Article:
At the time, those alleged abuses and a push by the Clinton administration led to a flurry of congressional action. Several bills passed the Senate that would have brought the islands' factories under stricter American laws, but the legislation failed in the House.

Hired by factory owners and the government of the Commonwealth of Northern Mariana Islands, Abramoff and his firm were paid more than $11 million over nine years to fend off those efforts, according to reports.
Conservative Congressmen on "fact-finding" pleasure junkets didn't notice anything wrong. Until someone met with a worker who offered to sell a kidney so he could pay off his debt and go home. Wow.

This is what Tom DeLay wanted to turn America into, too. It's what the Republican Party still wants.

You're a freakin' idiot if you don't understand this. Read a history book about sweatshops and child labor. Or look at the evidence in front of your face. Unregulated capitalism => indentured servitude if not slave labor.


Casino Jack uses entertaining techniques to keep the story interesting. For example, it didn't rely on static screen images of text with the key passages highlighted. Instead, actors Stanley Tucci and Paul Rudd dramatized e-mail exchanges while a shadowy figure typed the messages and the letters appeared on the screen.

When the conspirators met during a racquetball game, Casino Jack showed two people playing to illustrate the words. When someone talked about showering money on politicians, a rain of dollar bills fell from the sky. Little things like this were effective in bringing the story alive.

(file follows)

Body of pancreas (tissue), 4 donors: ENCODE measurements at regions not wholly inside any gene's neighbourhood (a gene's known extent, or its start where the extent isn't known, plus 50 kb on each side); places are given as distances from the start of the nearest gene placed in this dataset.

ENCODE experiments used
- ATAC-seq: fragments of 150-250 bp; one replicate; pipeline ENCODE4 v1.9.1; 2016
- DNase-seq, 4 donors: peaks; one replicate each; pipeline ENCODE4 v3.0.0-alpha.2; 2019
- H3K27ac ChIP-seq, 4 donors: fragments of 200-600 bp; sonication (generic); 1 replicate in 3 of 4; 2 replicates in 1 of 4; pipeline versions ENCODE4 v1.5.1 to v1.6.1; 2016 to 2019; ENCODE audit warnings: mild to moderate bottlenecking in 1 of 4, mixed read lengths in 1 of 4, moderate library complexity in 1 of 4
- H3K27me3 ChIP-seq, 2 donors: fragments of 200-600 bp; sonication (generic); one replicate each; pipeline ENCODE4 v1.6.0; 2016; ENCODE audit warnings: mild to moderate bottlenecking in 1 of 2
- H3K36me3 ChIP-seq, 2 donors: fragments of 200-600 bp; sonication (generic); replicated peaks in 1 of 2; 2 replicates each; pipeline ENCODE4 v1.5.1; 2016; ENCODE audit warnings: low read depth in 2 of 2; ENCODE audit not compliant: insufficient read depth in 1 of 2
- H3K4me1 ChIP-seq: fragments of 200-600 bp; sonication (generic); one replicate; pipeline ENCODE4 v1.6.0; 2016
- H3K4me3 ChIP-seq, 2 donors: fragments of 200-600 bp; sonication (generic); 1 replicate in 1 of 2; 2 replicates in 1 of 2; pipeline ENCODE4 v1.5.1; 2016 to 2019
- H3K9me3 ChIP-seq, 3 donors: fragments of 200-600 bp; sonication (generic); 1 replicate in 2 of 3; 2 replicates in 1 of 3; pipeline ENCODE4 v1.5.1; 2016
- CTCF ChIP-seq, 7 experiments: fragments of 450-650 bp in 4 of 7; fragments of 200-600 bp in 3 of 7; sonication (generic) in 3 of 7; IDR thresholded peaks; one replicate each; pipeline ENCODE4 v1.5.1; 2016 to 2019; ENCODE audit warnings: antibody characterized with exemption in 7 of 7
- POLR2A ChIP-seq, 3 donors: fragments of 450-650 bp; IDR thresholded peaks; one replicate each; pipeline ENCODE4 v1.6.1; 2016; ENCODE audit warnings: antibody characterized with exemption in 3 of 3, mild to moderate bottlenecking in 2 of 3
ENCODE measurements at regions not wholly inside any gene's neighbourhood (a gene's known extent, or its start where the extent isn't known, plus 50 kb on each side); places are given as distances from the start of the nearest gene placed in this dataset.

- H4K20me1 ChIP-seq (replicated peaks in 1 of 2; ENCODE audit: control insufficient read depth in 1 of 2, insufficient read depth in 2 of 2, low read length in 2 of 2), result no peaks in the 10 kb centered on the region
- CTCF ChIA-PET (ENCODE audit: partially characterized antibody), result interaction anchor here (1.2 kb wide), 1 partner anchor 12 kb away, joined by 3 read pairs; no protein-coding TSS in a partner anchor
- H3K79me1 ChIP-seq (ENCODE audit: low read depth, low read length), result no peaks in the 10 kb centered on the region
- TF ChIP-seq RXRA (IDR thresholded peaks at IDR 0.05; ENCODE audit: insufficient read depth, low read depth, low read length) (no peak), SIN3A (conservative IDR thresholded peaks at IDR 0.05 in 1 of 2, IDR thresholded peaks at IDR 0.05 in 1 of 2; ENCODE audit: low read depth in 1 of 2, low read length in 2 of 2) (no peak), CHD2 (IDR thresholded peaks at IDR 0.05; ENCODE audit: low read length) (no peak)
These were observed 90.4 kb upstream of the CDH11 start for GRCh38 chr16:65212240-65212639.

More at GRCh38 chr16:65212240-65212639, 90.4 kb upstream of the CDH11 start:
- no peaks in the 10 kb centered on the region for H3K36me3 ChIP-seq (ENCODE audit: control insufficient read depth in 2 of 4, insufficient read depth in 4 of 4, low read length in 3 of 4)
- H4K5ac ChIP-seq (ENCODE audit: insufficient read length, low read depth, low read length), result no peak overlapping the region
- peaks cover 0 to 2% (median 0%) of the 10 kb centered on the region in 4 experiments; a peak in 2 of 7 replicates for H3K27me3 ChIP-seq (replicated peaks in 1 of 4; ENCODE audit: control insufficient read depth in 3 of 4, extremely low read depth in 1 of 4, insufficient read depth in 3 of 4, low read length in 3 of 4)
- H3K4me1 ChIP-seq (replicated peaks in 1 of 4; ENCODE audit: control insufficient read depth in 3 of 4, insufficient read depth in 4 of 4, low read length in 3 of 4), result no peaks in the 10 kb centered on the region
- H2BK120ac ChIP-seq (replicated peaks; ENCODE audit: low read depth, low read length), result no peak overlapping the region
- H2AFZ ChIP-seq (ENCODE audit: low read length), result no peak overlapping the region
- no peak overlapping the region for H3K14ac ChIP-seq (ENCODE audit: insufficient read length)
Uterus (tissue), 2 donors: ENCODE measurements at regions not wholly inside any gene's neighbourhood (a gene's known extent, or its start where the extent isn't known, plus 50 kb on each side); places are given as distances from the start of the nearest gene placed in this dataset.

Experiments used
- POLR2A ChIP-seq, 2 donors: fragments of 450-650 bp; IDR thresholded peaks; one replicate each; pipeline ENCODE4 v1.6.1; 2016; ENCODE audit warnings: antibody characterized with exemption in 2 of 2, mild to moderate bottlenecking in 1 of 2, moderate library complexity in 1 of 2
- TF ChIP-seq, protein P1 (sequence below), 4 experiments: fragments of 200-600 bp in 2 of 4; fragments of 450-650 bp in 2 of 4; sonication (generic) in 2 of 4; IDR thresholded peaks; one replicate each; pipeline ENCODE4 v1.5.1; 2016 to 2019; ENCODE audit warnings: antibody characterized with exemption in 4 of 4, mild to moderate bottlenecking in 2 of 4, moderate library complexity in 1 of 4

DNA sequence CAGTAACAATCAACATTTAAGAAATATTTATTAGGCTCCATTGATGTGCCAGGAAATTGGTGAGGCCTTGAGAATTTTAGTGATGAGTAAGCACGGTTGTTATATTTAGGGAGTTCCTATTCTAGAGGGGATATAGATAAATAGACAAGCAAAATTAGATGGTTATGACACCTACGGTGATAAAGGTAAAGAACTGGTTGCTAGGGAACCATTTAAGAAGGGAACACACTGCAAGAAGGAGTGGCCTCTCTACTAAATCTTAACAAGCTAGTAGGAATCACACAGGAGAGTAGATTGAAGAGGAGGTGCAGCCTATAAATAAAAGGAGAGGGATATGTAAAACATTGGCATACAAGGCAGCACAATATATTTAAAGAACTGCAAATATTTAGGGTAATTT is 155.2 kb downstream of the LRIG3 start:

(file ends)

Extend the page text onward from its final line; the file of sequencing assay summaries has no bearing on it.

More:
I'd say the first two-thirds of the documentary--from Abramoff's beginnings through the Indian gaming scandal--were intriguing. But as Abramoff became involved in several more scandals, the story became more convoluted and harder to follow. I guess the SunCruz Casinos scandal was integral to Abramoff's arrest, trial, and conviction, but I would've spent less time on these scandals. The meat of the story is how Abramoff became a super-lobbyist, not what happened after he did.

Anyway, Casino Jack and the United States of Money is an eye-opening look at how corrupt our politics have become. If you think our government still follows the Founding Fathers' noble ideals, you need to watch this documentary. Rob's rating: 8.0 of 10.

For more on the movie, see Summing Up the Abramoff Scandal and Preview of Casino Jack. For more on related subjects, see The Facts About Indian Gaming and The Best Indian Movies.

Below:  Jack Abramoff.